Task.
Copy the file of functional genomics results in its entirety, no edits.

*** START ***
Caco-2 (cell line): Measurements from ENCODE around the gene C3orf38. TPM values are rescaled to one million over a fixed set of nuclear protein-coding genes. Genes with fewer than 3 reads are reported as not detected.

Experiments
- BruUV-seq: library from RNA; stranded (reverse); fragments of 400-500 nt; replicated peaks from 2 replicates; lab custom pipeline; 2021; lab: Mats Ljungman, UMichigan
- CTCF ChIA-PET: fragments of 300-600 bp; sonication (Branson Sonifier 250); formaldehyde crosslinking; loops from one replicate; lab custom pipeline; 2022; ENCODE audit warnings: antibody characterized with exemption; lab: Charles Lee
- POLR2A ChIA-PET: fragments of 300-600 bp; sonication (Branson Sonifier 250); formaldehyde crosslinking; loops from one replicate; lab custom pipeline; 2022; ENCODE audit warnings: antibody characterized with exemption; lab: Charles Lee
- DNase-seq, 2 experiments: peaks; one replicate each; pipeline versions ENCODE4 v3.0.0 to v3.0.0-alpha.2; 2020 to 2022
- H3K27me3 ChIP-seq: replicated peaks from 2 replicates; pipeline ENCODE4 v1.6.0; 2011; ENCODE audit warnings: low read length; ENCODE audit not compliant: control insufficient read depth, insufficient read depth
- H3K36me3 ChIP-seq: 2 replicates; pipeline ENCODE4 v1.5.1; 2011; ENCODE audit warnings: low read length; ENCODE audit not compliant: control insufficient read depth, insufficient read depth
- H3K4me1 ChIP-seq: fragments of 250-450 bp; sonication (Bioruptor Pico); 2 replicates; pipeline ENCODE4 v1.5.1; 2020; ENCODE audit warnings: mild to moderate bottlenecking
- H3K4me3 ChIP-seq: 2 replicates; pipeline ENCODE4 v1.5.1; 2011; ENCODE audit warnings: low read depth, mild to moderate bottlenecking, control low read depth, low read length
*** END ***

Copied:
Caco-2 (cell line): Measurements from ENCODE around the gene C3orf38. TPM values are rescaled to one million over a fixed set of nuclear protein-coding genes. Genes with fewer than 3 reads are reported as not detected.

Experiments
- BruUV-seq: library from RNA; stranded (reverse); fragments of 400-500 nt; replicated peaks from 2 replicates; lab custom pipeline; 2021; lab: Mats Ljungman, UMichigan
- CTCF ChIA-PET: fragments of 300-600 bp; sonication (Branson Sonifier 250); formaldehyde crosslinking; loops from one replicate; lab custom pipeline; 2022; ENCODE audit warnings: antibody characterized with exemption; lab: Charles Lee
- POLR2A ChIA-PET: fragments of 300-600 bp; sonication (Branson Sonifier 250); formaldehyde crosslinking; loops from one replicate; lab custom pipeline; 2022; ENCODE audit warnings: antibody characterized with exemption; lab: Charles Lee
- DNase-seq, 2 experiments: peaks; one replicate each; pipeline versions ENCODE4 v3.0.0 to v3.0.0-alpha.2; 2020 to 2022
- H3K27me3 ChIP-seq: replicated peaks from 2 replicates; pipeline ENCODE4 v1.6.0; 2011; ENCODE audit warnings: low read length; ENCODE audit not compliant: control insufficient read depth, insufficient read depth
- H3K36me3 ChIP-seq: 2 replicates; pipeline ENCODE4 v1.5.1; 2011; ENCODE audit warnings: low read length; ENCODE audit not compliant: control insufficient read depth, insufficient read depth
- H3K4me1 ChIP-seq: fragments of 250-450 bp; sonication (Bioruptor Pico); 2 replicates; pipeline ENCODE4 v1.5.1; 2020; ENCODE audit warnings: mild to moderate bottlenecking
- H3K4me3 ChIP-seq: 2 replicates; pipeline ENCODE4 v1.5.1; 2011; ENCODE audit warnings: low read depth, mild to moderate bottlenecking, control low read depth, low read length